Employment of counter and rental clerks is expected to grow faster than the average for all occupations through the year 2012, as all types of businesses strive to improve customer service by hiring more clerks. In addition, some industries employing counter and rental clerksfor example, rental and leasing services and amusement and recreation industriesare expected to grow rapidly. Nevertheless, most job openings will arise from the need to replace experienced workers who transfer to other occupations or leave the labor force. Part-time employment opportunities are expected to be plentiful.
Counter and rental clerks typically start at the minimum wage, which, in establishments covered by Federal law, was $5.15 an hour in 2003. In some States, the law sets the minimum wage higher, and establishments must pay at least that amount. Wages also tend to be higher in areas where there is intense competition for workers. In addition to wages, some counter and rental clerks receive commissions, based on the number of contracts they complete or services they sell.
Median hourly earnings of counter and rental clerks in 2002 were $8.31. The middle 50 percent earned between $6.89 and $10.91 an hour. The lowest 10 percent earned less than $6.03 an hour, and the highest 10 percent earned more than $15.10 an hour. Median hourly earnings in the industries employing the largest number of counter and rental clerks in 2002 were as follows:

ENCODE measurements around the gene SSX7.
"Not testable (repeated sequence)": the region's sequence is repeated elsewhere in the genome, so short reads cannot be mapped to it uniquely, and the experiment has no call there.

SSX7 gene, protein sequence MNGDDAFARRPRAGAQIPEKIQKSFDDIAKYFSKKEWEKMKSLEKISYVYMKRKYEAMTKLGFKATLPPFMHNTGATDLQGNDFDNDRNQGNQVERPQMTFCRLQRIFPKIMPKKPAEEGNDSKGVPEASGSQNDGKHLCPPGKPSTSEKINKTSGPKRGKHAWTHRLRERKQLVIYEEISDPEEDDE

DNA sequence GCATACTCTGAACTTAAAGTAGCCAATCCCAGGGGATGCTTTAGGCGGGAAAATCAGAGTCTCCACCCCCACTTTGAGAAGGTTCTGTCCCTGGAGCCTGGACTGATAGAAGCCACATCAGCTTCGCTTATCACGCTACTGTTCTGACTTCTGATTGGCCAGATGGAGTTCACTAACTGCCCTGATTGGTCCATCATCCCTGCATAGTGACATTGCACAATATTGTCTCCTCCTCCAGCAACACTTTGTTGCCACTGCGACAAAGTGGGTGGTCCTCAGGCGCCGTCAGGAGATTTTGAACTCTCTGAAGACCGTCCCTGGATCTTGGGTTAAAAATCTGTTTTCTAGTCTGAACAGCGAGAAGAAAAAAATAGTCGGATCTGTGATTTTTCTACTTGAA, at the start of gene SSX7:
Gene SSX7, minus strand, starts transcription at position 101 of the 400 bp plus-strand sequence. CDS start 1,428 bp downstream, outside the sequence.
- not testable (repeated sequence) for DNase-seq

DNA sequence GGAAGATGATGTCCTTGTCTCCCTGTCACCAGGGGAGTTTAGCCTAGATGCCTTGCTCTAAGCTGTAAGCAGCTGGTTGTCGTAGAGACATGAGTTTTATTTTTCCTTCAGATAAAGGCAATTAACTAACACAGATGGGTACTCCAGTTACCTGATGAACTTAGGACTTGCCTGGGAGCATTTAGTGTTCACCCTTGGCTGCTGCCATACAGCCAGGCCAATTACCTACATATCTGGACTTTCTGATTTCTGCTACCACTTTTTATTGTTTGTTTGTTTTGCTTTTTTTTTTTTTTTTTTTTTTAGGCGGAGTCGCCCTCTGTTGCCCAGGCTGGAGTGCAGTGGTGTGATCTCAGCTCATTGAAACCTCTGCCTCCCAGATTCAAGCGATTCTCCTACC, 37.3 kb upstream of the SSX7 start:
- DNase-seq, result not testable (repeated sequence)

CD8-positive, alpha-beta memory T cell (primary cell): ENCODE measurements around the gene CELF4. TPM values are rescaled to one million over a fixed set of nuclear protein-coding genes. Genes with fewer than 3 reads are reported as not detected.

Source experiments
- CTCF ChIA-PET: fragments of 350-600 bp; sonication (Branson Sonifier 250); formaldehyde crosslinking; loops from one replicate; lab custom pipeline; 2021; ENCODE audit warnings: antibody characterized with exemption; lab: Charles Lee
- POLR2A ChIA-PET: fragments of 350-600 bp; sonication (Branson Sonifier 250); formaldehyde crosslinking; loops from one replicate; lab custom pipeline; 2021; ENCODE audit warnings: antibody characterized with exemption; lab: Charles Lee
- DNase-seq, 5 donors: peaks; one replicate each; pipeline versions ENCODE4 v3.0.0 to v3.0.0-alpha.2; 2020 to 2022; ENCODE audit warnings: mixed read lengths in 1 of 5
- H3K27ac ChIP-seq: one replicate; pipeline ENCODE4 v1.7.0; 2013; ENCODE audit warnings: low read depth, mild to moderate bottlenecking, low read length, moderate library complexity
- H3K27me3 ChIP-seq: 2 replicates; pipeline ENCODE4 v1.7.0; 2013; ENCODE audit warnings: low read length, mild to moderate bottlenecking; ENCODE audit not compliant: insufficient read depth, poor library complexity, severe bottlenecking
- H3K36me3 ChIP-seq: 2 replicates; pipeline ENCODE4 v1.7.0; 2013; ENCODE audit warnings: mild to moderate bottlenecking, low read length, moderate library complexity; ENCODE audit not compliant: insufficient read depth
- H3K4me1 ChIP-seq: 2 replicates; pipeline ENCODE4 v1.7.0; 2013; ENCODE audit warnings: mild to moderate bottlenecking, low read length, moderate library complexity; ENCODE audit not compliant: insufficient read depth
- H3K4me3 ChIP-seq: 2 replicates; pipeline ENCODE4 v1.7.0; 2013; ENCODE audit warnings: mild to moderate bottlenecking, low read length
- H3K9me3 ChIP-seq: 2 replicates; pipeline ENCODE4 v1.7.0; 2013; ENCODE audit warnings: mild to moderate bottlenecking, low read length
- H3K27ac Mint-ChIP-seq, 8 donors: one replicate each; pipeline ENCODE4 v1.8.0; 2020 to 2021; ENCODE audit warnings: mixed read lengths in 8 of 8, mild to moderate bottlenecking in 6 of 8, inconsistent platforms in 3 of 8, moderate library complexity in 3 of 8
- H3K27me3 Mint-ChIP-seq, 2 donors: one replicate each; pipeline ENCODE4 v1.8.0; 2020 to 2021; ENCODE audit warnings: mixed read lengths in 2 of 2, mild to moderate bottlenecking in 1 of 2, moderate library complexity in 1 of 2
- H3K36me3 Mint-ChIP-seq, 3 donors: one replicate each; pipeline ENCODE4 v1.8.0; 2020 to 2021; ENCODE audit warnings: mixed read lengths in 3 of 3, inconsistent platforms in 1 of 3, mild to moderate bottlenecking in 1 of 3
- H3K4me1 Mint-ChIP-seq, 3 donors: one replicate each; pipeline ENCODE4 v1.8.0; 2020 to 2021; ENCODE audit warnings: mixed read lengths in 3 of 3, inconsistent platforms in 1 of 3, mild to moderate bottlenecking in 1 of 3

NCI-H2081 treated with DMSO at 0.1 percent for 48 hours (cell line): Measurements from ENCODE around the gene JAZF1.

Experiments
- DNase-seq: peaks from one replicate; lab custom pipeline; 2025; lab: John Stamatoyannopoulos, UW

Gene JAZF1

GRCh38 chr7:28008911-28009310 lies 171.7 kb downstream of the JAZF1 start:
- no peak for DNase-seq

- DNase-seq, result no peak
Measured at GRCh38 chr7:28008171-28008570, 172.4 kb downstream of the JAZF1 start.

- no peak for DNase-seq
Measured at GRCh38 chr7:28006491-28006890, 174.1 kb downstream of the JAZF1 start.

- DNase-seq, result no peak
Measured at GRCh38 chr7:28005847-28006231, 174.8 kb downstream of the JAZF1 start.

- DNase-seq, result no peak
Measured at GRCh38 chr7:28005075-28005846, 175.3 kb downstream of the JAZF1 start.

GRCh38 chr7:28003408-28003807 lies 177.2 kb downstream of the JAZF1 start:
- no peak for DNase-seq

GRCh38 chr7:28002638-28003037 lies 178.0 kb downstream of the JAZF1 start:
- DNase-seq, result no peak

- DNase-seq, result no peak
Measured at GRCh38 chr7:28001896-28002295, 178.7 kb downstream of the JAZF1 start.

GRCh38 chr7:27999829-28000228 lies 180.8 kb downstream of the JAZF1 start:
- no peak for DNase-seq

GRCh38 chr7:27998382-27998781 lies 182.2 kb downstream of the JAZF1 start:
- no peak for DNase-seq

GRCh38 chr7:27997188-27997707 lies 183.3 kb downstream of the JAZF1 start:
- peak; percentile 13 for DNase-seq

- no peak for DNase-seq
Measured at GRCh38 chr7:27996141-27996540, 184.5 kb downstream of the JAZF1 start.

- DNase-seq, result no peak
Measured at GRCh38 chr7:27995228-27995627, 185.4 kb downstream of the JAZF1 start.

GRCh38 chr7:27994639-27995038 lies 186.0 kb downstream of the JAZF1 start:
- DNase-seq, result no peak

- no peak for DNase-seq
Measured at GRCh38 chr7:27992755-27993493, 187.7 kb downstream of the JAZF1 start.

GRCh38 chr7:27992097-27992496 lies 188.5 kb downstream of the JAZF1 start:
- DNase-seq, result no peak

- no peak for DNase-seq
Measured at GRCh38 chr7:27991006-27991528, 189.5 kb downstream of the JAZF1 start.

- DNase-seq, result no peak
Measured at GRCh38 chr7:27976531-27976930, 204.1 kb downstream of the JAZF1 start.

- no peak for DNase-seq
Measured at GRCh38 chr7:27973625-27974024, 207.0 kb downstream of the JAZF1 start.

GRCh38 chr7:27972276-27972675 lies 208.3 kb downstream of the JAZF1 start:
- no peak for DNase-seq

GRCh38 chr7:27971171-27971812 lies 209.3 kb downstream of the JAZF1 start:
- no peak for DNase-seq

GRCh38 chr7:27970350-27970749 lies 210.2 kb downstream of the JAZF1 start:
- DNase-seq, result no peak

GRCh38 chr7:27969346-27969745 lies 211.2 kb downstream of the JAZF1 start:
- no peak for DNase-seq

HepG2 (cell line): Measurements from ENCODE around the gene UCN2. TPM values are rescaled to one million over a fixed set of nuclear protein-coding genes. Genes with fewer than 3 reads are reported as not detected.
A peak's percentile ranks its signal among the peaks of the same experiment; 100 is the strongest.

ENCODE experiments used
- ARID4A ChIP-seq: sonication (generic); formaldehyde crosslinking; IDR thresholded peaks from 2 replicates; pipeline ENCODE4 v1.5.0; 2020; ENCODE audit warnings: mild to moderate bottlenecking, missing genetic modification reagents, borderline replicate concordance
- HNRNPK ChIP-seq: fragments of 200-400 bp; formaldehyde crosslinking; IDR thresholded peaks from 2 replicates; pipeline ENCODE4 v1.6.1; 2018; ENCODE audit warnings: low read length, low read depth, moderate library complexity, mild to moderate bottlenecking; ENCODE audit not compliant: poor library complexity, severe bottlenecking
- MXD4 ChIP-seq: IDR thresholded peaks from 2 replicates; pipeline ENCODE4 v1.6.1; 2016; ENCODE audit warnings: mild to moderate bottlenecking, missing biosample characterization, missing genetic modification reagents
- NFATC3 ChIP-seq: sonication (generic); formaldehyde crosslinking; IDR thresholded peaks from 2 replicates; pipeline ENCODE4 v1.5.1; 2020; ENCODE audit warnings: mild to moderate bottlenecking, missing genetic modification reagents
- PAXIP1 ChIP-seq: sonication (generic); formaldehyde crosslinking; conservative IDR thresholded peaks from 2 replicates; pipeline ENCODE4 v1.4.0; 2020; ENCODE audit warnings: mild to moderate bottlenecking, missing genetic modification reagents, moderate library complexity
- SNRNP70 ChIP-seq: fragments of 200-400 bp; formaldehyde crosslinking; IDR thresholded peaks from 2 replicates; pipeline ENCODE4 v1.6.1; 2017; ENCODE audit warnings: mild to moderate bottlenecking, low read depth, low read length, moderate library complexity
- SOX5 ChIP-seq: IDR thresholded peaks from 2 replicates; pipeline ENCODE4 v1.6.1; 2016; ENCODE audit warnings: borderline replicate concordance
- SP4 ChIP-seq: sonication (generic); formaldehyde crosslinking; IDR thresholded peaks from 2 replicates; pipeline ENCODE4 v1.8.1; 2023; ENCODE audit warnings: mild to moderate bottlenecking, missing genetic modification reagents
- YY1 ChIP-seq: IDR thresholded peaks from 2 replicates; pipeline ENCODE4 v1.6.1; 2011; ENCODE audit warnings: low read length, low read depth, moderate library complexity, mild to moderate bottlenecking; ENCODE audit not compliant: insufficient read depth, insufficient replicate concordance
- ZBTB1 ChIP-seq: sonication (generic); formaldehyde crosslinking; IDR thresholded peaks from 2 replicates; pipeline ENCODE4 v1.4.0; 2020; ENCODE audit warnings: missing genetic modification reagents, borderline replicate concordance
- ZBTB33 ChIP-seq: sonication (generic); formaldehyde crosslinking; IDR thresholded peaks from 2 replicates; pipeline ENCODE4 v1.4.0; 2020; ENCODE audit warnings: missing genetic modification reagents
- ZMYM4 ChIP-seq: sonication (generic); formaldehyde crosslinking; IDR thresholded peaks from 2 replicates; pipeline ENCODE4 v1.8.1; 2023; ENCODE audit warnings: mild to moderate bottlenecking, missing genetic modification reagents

Automotive equipment rental and leasing
Lessors of real estate
Drycleaning and laundry services
Amusement and recreation services
Full-time workers typically receive health and life insurance, paid vacation, and sick leave. Benefits for counter and rental clerks who work part time or for independent stores tend to be significantly less than for those who work full time. Many companies offer discounts to both full-time and part-time employees on the services they provide.
Bureau of Labor Statistics, U.S. Department of Labor, Occupational Outlook Handbook, 2004-05 Edition,
Counter and Rental Clerks, on the Internet at
(visited July 09, 2004).